"Smellicopter" uses amputated moth antenna to navigate towards smells

Originally published at: https://boingboing.net/2020/12/10/smellicopter-uses-amputated-moth-antenna-to-navigate-towards-smells.html


Your biological and technological distinctiveness will be added to our own. Resistance is futile.


Did they give the moth cybernetic replacement?


This is the culmination of several labs research. A Japanese group first used a whole moth on a wheeled robot a decade ago to feed the antenogram into a µC for automated odor tracking. Since there have been proof of concept studies showing that a robot can learn the signature of explosive scents to train it to track undetonated mines.

The wire going into the antenna is a recording electrode; it measures the currents generated by the antennal nerve. They aren’t sending any current into the antenna.

On a technical note, if they switched to a suction electrode (which would prevent the nerve from drying out) they could keep the antenna alive and functioning considerably longer than 4 hours.


imagine the results if they put a dog’s nose on it instead.


I assume your joking, but I’ll respond anyway. Pardon the horror of animal research

Mammals and other verts have closed circulatory systems that pressurize the blood to get oxygen throughout the body. When you start cutting off body parts, then blood loss makes death of the animal a big risk and the amutated part dies because it no longer gets oxygen or energy. In insects, there is an open, unpressurized circulatory system and passive gas exchange. The animal doesn’t bleed out and the amputated part keeps on trucking pretty well as long as it doesn’t dry out.

Also, foraging insects are master smellers. There’s no reason to assume a dog’s nose would be more sensitive

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“To get a signal out of it they just run an electrical current though it.”



But the moth antennae wouldn’t sniff out your lost frisbee

I remember seeing this at a UW science fair a few years ago, it was incredibly cool and the grad student researcher who was presenting it was very understated. The main theme of the event was rocketry and many other cool projects were on display, but the the zombie moth chemosensor really stuck with me as it was so totally outside of my expectations.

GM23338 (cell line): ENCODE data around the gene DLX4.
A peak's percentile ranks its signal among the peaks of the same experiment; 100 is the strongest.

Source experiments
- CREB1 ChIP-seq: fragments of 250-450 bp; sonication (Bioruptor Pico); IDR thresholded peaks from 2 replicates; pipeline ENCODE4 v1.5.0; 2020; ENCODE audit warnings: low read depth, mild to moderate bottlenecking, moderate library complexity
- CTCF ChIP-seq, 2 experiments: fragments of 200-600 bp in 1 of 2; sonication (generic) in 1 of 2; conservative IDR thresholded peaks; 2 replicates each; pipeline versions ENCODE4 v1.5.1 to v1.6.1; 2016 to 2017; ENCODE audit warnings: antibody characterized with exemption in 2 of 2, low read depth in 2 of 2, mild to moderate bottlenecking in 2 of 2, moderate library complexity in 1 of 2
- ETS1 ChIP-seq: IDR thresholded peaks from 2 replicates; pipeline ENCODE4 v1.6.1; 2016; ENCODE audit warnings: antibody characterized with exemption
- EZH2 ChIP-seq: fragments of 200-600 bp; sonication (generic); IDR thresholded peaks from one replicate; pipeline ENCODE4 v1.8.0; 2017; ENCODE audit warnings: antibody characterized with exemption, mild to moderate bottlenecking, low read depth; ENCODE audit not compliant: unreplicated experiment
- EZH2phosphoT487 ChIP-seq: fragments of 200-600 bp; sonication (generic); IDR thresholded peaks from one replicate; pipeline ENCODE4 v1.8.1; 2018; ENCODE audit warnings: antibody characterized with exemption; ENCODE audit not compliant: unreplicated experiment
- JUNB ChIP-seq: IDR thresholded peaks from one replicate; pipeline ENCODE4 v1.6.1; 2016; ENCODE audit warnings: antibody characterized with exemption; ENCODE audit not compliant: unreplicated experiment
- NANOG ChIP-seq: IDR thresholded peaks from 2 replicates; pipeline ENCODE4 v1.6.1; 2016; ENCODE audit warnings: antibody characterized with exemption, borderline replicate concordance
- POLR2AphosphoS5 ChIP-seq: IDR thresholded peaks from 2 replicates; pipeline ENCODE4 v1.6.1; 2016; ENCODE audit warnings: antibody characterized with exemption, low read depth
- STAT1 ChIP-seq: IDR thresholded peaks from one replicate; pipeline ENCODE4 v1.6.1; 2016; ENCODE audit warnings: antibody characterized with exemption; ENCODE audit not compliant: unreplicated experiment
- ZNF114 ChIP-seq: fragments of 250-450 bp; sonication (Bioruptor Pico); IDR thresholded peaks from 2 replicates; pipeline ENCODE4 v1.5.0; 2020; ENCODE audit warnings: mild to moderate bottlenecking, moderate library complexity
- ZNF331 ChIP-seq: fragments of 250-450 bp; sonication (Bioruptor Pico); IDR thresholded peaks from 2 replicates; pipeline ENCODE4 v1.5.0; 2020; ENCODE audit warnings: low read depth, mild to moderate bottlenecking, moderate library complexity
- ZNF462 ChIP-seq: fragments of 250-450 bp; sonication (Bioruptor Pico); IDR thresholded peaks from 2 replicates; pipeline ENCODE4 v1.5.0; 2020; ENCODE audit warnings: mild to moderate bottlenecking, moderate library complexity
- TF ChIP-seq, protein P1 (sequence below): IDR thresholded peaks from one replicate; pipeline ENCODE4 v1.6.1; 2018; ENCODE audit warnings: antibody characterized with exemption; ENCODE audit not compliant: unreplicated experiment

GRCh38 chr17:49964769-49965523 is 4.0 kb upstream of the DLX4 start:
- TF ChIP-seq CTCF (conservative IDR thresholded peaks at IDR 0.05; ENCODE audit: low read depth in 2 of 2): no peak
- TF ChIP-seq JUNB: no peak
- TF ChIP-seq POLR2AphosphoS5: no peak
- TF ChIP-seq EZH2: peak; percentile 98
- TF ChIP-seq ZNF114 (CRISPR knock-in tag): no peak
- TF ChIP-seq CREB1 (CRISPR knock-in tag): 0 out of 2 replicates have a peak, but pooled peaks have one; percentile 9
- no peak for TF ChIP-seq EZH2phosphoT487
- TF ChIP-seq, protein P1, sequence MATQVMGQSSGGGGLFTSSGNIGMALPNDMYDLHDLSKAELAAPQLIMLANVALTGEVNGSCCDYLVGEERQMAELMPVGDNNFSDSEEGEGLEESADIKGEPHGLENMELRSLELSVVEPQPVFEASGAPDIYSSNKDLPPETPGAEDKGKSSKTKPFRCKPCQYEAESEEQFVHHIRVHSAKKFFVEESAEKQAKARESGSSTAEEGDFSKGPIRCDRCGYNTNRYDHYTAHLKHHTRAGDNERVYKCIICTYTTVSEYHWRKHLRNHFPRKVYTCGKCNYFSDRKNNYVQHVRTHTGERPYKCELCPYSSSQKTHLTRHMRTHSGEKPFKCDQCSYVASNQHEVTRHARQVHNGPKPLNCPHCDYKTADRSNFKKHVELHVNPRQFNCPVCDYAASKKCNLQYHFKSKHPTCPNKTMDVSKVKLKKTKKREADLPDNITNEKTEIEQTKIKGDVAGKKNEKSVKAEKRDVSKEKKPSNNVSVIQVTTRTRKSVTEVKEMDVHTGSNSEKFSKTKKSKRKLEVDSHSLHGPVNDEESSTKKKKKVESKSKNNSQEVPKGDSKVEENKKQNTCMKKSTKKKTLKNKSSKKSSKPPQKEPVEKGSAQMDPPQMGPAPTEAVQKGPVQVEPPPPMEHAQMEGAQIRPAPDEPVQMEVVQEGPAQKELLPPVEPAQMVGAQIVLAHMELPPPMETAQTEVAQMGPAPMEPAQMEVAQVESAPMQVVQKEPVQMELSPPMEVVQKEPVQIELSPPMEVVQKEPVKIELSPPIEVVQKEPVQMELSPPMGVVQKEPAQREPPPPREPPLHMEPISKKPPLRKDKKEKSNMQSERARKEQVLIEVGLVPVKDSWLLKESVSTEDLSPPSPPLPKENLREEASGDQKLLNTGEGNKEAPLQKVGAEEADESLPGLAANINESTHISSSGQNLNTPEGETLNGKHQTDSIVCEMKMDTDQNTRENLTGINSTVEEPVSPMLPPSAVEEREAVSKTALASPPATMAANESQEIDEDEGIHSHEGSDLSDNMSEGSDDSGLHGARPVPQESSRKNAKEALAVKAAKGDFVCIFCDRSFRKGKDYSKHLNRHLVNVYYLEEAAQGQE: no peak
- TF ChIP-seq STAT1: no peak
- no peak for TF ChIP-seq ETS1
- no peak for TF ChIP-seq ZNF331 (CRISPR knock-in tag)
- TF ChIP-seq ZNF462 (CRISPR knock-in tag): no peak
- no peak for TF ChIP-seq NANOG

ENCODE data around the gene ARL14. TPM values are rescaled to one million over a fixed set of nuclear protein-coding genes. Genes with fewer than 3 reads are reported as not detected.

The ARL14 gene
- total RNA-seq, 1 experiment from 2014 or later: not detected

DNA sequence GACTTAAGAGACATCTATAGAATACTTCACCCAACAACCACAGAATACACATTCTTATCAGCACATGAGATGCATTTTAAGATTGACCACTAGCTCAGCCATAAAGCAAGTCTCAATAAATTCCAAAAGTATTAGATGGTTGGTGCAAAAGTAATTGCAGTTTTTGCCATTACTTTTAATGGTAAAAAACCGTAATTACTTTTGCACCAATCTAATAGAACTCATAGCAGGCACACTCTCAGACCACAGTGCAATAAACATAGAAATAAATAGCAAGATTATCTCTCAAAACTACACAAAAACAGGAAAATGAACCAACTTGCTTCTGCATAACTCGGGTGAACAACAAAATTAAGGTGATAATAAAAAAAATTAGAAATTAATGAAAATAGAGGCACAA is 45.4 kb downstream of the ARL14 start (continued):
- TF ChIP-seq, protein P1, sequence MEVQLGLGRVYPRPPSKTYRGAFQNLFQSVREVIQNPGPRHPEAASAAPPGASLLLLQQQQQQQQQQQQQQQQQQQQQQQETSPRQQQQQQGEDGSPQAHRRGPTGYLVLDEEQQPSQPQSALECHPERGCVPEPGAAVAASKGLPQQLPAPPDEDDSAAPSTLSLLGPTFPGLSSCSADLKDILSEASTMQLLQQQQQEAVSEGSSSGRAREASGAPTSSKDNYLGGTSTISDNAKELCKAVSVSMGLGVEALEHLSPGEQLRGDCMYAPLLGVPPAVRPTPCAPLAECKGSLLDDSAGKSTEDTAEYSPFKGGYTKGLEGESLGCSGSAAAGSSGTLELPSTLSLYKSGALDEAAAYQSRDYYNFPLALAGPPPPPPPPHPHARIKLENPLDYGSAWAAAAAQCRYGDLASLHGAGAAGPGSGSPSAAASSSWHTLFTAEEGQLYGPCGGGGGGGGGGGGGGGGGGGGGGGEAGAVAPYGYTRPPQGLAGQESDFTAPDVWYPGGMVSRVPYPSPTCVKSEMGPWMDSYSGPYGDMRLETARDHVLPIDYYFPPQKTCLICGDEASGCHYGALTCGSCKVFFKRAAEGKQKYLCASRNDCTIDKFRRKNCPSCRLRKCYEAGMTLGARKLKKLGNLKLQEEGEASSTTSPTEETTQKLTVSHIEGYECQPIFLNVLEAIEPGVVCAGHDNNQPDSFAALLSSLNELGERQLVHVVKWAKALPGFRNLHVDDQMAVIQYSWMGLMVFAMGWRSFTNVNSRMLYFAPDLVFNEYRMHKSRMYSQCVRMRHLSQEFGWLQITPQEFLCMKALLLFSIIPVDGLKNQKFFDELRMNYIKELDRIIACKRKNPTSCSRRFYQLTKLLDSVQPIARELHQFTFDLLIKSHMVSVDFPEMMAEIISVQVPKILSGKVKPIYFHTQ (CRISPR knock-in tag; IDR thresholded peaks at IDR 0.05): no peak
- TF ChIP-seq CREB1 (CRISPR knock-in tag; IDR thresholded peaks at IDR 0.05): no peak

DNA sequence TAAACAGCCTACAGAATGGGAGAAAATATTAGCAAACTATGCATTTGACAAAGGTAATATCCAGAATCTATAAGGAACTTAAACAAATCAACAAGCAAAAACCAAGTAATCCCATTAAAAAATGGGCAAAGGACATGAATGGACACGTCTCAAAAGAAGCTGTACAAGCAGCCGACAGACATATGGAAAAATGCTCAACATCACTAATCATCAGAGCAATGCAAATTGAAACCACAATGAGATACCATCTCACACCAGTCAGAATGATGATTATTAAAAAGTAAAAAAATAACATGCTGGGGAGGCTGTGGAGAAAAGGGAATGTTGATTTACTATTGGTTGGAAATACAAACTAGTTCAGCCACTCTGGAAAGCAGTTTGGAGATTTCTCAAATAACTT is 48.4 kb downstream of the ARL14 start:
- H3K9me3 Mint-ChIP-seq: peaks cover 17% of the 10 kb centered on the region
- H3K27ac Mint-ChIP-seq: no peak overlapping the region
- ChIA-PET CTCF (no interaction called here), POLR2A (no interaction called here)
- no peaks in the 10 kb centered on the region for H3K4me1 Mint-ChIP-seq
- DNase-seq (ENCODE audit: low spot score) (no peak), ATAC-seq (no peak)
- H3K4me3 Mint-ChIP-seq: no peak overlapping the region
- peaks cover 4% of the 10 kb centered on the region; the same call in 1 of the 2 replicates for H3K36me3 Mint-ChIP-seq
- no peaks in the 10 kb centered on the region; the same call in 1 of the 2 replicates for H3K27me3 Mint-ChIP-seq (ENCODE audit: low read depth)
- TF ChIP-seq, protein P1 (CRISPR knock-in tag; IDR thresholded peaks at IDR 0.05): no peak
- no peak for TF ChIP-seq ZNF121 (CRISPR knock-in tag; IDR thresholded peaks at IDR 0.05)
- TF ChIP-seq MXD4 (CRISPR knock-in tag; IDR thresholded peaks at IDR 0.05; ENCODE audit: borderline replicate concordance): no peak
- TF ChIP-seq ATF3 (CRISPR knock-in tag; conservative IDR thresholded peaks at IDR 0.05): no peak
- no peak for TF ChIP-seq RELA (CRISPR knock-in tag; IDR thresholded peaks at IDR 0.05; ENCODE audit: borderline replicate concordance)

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Do you know if the antenna structure at a multicellular scale is critical to the arrangement working?

I’d think that, for pure convenience, the ideal would be one of the cell types that dehydrates and rehydrates readily so that you could store it in inactivated form and then mix and apply when needed(since there wouldn’t be a proper nerve to jack into presumably you’d use a very finely spaced contact array instead of a couple of large electrodes); but if odor sensitivity is a multicellular business, not something a cell can do on its own, that would obviously make any more or less homogeneous EZ-mix cell slurry less useful, even if you had a candidate that rehydrates well and has the necessary characteristics to be a nerve cell.

I wonder if the nerve-stump of the moth is sensitive enough to low voltages that you could swap in a literal antenna without any active amplification or similar tricks: just take a conductor of the right length and you will get some electrical activity out of it when exposed to RF; so given a sufficiently sensitive nerve or a sufficiently punchy radio you could presumably give the moth creepy radio wave sensing powers with just some really thin wire.

It’s the one endlessly circling the wifi access point rather than the lightbulb, that’s how you can tell.


When a neuron dies, it can’t be revived. When I say the nerve needs to be kept from drying out, I’m over simplifying some. A fairly precise balance of salts within a narrow concentration range needs to be maintained. Once their gone, thats it. So no way to do an instant mix or even careful cell culture to reproduce it.

The moth antenna has ~300,000 olfactory neurons with a very complex physical structure to control airflow over the receptors:

The antennal nerve has thousands of small (< 1 µm each) axons projecting to the antennal lobe. It only takes mV,mA signals to stimulate action potentials in them that would then go to the brain. Sending a single signal to the whole nerve, though, would generate only the crudest of percepts. Maybe like an optometrist putting a bright light a centimeter from your eye. If you somehow could actually attach an external antenna that activated enough of the axons independently based on the signal, the moth could absolutely learn to discriminate whatever the sensors were detecting

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No one but me is curious as to WHAT the drone smells? Something interesting to a moth, I’m guessing.

The poor moth, flying around with no “nose”. How does he smell?

What kind of odor were they testing for? Female moth pheromones don’t have much lifespan or other use (except for the obvious). Can they reprogram the antenna sensors to find explosives or maybe an individual?

So how long till we have factory growing moths to amputate, for our insatiable demand for moth parts and smell copters, and if it only last 4 hours that a lot of moths, and do we have to learn how to butcher our own moths?

OK, I’ll bite:


Ba Dum Tish!

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